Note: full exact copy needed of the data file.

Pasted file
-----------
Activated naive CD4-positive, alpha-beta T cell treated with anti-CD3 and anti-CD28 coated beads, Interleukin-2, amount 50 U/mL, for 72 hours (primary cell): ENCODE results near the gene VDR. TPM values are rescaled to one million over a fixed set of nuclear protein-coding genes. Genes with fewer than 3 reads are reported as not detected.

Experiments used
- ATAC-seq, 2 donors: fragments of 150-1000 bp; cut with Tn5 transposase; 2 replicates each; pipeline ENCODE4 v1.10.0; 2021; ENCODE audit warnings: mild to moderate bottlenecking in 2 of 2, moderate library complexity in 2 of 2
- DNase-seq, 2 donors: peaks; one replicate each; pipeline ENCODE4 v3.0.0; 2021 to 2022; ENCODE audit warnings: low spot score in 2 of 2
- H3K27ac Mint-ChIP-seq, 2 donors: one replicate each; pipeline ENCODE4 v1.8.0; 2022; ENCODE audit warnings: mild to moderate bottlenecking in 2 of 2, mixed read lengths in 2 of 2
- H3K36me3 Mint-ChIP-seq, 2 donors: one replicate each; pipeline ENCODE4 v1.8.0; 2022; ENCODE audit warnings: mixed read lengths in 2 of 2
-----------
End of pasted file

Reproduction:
Activated naive CD4-positive, alpha-beta T cell treated with anti-CD3 and anti-CD28 coated beads, Interleukin-2, amount 50 U/mL, for 72 hours (primary cell): ENCODE results near the gene VDR. TPM values are rescaled to one million over a fixed set of nuclear protein-coding genes. Genes with fewer than 3 reads are reported as not detected.

Experiments used
- ATAC-seq, 2 donors: fragments of 150-1000 bp; cut with Tn5 transposase; 2 replicates each; pipeline ENCODE4 v1.10.0; 2021; ENCODE audit warnings: mild to moderate bottlenecking in 2 of 2, moderate library complexity in 2 of 2
- DNase-seq, 2 donors: peaks; one replicate each; pipeline ENCODE4 v3.0.0; 2021 to 2022; ENCODE audit warnings: low spot score in 2 of 2
- H3K27ac Mint-ChIP-seq, 2 donors: one replicate each; pipeline ENCODE4 v1.8.0; 2022; ENCODE audit warnings: mild to moderate bottlenecking in 2 of 2, mixed read lengths in 2 of 2
- H3K36me3 Mint-ChIP-seq, 2 donors: one replicate each; pipeline ENCODE4 v1.8.0; 2022; ENCODE audit warnings: mixed read lengths in 2 of 2